Munger, Edwin S. (1973) Inside Amin's Uganda: more Africans murdered. Munger Africana Library Notes, 18. California Institute of Technology , Pasadena, CA. http://resolver.caltech.edu/CaltechMALN:1973:002
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Some critics of General IdiAmin tend to equate his behavior with that of all Ugandans. Others find Amin' s actions typical of leaders of independent Africa. Neither of these statements is true. Thousands of educated Ugandans from the different ethnic groups - - Lango, Acholi, Baganda, Banyankole, and others - -share a feeling of abhorrence for the tragic events that have been occurring in their country. Many men of integrity, because they would not relinquish their principles, have lost their property, their positions, and sometimes, their lives. Others have been forced to mute their protests out of fear of what would happen to themselves, their wives, and their children. Too many people outside of Africa are far too hasty in denigrating Africa's past and present. Mr. M. Kiwanuka, an historian at Makerere University in Uganda, had occasion recently to observe that it was less than a decade ago when the Regius Professor of History at Oxford used his prestigious position to proclaim that there is no African history except "the unrewarding gyrations of barbarous tribes in picturesque but irrelevant corners of the globe. 11 As history only too well illustrates, given a certain set of circumstances, a dictator can emerge in any country. Although Amin' s adulation for Hitler's pogroms can only be deplorable, the practices of the Nazi fiihrer obviously do not reflect German thinking of today. Caution in drawing generalizations about African leadership, and some humility on the part of Europeans, An1ericans, and Russians as well, is appropriate. On the other hand, to condone General Amin' s acts because they are those of an African leader, or to condescendingly assume that the African continent is entitled to a double standard of judgment, would be racist thinking. Therefore, we publish this account of General Amin' s Uganda, as observed by a Uganda African inside the country, as part of what continues to be our eclectic coverage of Africa, both present and past.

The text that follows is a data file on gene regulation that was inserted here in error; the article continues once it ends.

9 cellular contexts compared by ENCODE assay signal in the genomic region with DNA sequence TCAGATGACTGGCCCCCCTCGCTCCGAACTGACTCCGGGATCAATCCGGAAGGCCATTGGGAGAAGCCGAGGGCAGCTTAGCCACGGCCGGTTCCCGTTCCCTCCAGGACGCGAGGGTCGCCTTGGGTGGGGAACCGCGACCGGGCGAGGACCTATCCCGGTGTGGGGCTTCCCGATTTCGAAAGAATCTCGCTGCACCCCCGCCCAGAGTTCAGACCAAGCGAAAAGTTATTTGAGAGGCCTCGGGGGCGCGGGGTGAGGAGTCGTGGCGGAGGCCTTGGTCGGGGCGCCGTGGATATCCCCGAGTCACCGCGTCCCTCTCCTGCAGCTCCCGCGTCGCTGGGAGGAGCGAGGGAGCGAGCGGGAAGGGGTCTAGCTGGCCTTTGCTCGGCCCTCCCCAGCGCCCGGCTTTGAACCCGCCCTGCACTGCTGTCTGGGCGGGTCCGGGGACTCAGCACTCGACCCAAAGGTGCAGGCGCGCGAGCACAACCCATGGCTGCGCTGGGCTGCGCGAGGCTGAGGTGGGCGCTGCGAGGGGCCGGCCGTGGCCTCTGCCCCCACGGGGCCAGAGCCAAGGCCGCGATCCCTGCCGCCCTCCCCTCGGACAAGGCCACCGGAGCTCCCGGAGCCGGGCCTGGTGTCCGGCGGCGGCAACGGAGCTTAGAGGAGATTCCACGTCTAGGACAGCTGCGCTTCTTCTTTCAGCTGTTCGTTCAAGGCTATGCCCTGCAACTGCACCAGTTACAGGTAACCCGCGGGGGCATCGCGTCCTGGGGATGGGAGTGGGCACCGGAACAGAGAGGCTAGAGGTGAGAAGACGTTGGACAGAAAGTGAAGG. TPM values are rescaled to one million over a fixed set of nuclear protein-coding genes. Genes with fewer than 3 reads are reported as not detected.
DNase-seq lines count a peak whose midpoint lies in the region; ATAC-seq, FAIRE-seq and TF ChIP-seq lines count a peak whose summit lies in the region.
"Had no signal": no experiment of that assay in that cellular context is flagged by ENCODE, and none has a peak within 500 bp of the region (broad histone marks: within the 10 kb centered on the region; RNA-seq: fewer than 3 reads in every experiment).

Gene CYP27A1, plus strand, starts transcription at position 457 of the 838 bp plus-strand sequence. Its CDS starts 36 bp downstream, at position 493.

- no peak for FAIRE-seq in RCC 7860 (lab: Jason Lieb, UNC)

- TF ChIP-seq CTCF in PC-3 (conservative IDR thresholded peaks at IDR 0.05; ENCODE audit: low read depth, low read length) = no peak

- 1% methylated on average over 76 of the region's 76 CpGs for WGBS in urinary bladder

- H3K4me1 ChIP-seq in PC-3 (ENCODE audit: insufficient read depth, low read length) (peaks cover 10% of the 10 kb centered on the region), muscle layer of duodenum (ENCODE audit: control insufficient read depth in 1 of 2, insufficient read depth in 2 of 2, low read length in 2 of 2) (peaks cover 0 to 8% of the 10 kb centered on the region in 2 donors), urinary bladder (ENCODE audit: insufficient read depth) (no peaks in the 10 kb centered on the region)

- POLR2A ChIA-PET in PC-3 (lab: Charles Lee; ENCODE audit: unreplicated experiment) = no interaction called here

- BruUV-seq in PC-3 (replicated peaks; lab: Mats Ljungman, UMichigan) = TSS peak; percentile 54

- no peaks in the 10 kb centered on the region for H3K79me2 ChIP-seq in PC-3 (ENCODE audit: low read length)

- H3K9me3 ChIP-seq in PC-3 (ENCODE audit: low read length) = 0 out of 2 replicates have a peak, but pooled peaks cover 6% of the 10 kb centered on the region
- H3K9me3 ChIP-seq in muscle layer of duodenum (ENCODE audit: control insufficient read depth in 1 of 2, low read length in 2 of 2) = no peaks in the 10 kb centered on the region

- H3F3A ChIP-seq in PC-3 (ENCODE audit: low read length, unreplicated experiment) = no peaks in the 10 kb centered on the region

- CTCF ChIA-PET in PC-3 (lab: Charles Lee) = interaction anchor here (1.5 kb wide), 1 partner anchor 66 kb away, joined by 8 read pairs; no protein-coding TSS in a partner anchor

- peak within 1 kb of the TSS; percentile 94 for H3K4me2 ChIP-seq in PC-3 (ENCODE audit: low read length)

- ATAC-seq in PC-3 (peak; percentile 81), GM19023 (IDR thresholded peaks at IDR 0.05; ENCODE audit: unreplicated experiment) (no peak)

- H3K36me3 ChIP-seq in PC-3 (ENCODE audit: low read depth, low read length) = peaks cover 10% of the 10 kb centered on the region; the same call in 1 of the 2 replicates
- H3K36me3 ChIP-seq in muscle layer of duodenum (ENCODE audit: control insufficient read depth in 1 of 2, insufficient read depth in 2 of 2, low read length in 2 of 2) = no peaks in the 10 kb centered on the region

|Item Type:||Report or Paper (Report)|
|Group:||Munger Africana Library Notes|
|Subject Keywords:||Uganda; Idi Amin|
|Usage Policy:||You are granted permission for individual, educational, research and non-commercial reproduction, distribution, display and performance of this work in any format.|
|Deposited By:||Imported from CaltechMALN|
|Deposited On:||14 Jul 2008|
|Last Modified:||11 Dec 2014 19:46|
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